Chinese Takeout-Style Black Pepper Tofu Recipe
This Vegan Chinese take-out style black pepper tofu recipe is my take on a traditional Chinese takeout: black pepper chicken. One of my favorite chefs Yotam Ottolenghi, who has restaurants across London (a few of which I had the pleasure of visiting!), has a popular black pepper tofu recipe in his cookbook, Plenty, and it inspired me to create my own healthy and easy version.
My black pepper tofu is spicy from the red chili peppers and cracked black pepper, but if you’re not big on heat you can reduce the amount of each of these ingredients without compromising the overall flavor. The black pepper sauce packs a punch with classic Asian-inspired ingredients such as ginger, soy sauce, sesame oil, garlic, and scallions. This recipe is so flavorful, it’s reminiscent of the best Chinese restaurant takeout but without the extra oil and additives and of course meat — but meatless does NOT mean flavorless!
This tofu-based, meatless dish is ready in just under 30 minutes and can be quickly put together as a side or even as a main meal! In my house I love incorporating tofu into my family’s meals for a nice protein boost. If you’re looking for other yummy tofu dishes, check out some of my Asian-inspired tofu recipes:
HOW DO YOU PRESS TOFU?
Tofu comes packed in water to keep it moist, preventing it from changing texture. To make sure it holds its shape in salads and stir-fry dishes, it’s important to press the water out. All you do is cut the plastic on the top, drain the water, and use a tofu press. I always just use the old-school method: Simply slice the tofu in half and place the halves in between a few paper towels on the top and bottom. Put the wrapped tofu in a colander over your sink and drain the water until the tofu is firm and dry (anywhere from 15 to 60 minutes!).
HOW DO YOU MAKE THE BLACK PEPPER SAUCE like the takeout style?
This dish is all about the sauce. Get to know these important sauce ingredients:
- Chili peppers: I used red chili peppers but you can sub with jalapeno or add dried cayenne/red pepper flakes.
- Cornstarch: For thickening the sauce, but you can also use arrowroot.
- Fresh cracked black pepper: This the star of the show and can be adjusted based on your tolerance level.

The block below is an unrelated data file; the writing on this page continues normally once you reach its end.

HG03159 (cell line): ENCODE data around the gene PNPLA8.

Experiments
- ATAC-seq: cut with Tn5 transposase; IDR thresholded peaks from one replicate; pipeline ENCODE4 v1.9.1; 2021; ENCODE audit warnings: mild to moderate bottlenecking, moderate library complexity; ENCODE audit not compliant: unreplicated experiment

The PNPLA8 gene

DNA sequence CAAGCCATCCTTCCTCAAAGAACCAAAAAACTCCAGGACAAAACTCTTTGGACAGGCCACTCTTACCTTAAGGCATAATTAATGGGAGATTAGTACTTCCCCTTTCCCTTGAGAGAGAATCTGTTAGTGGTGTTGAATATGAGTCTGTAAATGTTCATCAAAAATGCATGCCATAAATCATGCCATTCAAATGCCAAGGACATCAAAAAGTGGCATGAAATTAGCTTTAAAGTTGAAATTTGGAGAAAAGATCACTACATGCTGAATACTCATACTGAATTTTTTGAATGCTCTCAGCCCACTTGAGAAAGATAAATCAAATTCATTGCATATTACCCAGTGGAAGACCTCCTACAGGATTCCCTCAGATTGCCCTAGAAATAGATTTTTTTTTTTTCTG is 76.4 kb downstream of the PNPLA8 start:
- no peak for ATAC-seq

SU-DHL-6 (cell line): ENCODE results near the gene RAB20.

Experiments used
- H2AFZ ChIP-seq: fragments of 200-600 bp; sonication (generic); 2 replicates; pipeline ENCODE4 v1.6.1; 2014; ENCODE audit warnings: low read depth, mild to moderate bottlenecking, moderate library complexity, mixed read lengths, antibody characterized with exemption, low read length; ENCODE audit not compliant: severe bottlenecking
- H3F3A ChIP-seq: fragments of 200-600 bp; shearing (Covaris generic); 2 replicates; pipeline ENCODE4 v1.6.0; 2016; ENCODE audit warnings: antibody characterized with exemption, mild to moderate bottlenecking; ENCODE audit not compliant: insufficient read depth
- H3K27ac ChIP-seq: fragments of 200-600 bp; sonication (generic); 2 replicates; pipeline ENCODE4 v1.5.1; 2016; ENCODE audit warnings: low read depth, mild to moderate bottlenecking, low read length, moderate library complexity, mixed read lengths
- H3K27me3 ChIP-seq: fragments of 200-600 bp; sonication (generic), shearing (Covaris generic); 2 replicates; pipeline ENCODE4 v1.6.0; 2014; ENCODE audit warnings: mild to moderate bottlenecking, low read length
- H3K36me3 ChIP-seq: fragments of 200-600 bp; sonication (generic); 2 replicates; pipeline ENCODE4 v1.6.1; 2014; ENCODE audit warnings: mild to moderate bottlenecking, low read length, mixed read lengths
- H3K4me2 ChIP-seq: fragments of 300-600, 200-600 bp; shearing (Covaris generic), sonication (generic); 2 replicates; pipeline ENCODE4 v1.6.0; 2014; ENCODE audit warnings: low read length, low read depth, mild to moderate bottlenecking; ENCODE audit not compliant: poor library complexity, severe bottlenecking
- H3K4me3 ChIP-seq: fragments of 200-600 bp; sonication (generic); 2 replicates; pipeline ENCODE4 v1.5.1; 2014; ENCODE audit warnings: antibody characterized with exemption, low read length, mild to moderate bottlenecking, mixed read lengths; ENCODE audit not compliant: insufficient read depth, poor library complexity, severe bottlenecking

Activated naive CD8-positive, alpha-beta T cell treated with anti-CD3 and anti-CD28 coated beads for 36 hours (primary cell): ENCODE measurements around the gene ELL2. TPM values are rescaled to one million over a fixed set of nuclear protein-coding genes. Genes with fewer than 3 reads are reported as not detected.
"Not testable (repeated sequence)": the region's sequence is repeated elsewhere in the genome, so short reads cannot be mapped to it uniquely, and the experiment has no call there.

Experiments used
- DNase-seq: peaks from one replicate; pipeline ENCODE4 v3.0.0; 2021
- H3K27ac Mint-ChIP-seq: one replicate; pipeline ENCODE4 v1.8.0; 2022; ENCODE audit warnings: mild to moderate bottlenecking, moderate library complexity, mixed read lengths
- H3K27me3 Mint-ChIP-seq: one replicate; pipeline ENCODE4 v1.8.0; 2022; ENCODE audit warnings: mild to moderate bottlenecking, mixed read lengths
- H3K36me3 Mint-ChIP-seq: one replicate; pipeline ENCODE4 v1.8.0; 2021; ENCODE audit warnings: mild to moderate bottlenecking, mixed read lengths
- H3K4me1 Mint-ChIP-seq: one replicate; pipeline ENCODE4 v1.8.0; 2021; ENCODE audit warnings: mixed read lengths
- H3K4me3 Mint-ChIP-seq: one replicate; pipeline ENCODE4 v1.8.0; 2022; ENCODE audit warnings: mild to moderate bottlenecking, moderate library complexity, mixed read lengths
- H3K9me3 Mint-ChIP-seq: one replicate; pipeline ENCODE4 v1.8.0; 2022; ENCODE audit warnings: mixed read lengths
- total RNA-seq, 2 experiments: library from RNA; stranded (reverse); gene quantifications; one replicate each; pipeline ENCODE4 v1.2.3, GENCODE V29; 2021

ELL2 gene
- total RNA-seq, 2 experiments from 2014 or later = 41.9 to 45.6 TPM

- Garlic cloves: A few minced cloves or 1 1/2 teaspoons of powdered garlic does the trick.
- Ginger: Ginger is pungent and spicy and is an essential ingredient in the sauce. Try to use fresh ginger as the powdered variety will not be the same.
- Maple syrup: Counterbalancing the spiciness of the sauce with a touch of sweet flavor, maple syrup also caramelizes when heated and makes the sauce stick better to the tofu.
- Scallions: Along with ginger and garlic, scallions are a common addition to the aromatic style of Chinese cooking.
- Soy sauce: Use tamari if you’re following a gluten-free diet. Coconut aminos for a soy-free option also works well.
- Toasted sesame oil: Dark brown in color, the toasted variety adds a nutty flavor to your sauce.
- Vegetable broth: You can use water if you don’t have broth on hand.
- Course: Main Course
- Cuisine: Chinese
- Prep Time: 10 minutes
- Cook Time: 20 minutes
- Allergens: Soy
- Servings: 4
- 1/4 cup tamari
- 1/4 cup vegetable broth (use water if you don't have vegetable broth on hand)
- 3 tablespoons pure maple syrup
- 2 teaspoons cornstarch (arrowroot flour or tapioca flour are good substitutes)
- 1 tablespoon toasted sesame oil
- 1 14-oz block firm tofu (drained, pressed, cubed)
- 1-2 tablespoons fresh cracked pepper
- 3-4 cloves garlic (minced)
- 1 1/2-inch knob ginger (minced)
- 1 bunch scallions (cut into 1-inch pieces)
- 1-2 chili peppers (sliced, seeds removed)
- 1 bunch cilantro (roughly chopped)
In a small bowl, combine the tamari, water, sweetener, and cornstarch.
In a large wok or skillet, heat the sesame oil over medium-high.
Add the tofu cubes and cook, stirring occasionally, until golden on all sides (about 10 minutes). It doesn’t have to be perfect!
Add in your stir-fry sauce, cracked pepper, garlic, and ginger, then stir fry for another 3 minutes or so and add in the scallions and chili pepper. Liquids should start to thicken a bit.
Cook until the scallions are just softened (about 5 more minutes).
Serve with brown rice, a brown rice/quinoa mix, basmati rice, or jasmine rice, and add a large handful of roughly chopped cilantro on the side.
HOW DO YOU MAKE THE TOFU CRISPY For Chinese Style tofu?
For this black pepper tofu recipe, I like to use extra-firm tofu to ensure that it holds its shape during the cooking process. In addition to pressing the water out of your tofu, be sure to heat your pan and the oil prior to adding any ingredients, which will render the tofu crispy on the outside and soft on the inside. Another method that you can use to get a crispy exterior is sprinkling each side of the tofu with cornstarch and baking or frying it. However, in this case, we want to save the cornstarch for thickening our delicious sauce.
STORING AND REHEATING LEFTOVERS
Leftovers can be refrigerated for up to 5 days in an airtight container. Heat them in the microwave for about 45 seconds, pausing in between to stir the dish so it becomes evenly heated throughout. You can also warm it up in a saucepan on the stove over medium heat for a few minutes, adding a drop of oil or water if it becomes too dry.